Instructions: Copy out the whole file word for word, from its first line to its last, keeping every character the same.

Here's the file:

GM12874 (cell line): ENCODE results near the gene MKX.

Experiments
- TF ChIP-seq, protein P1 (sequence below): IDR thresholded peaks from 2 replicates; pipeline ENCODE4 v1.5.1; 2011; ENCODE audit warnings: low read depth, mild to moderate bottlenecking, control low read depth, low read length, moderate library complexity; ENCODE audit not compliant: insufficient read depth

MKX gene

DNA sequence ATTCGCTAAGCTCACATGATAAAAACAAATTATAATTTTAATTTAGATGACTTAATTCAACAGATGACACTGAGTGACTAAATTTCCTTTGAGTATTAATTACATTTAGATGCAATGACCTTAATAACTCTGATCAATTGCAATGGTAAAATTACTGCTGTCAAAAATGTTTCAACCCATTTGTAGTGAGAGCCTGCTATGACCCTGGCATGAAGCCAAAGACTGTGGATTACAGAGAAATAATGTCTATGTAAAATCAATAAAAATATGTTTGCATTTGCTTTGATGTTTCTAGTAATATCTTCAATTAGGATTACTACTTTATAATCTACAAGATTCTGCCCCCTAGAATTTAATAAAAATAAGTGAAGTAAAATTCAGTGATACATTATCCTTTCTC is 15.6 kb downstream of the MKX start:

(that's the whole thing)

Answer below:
GM12874 (cell line): ENCODE results near the gene MKX.

Experiments
- TF ChIP-seq, protein P1 (sequence below): IDR thresholded peaks from 2 replicates; pipeline ENCODE4 v1.5.1; 2011; ENCODE audit warnings: low read depth, mild to moderate bottlenecking, control low read depth, low read length, moderate library complexity; ENCODE audit not compliant: insufficient read depth

MKX gene

DNA sequence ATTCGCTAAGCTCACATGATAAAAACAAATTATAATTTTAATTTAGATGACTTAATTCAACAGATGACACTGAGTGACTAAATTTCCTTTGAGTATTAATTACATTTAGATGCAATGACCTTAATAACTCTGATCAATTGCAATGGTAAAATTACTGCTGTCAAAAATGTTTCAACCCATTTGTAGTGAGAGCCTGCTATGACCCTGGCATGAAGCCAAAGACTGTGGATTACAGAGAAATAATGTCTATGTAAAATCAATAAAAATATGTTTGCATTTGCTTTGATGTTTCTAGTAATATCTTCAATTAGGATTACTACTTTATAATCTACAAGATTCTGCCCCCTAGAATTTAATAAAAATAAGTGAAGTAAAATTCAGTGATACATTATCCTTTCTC is 15.6 kb downstream of the MKX start: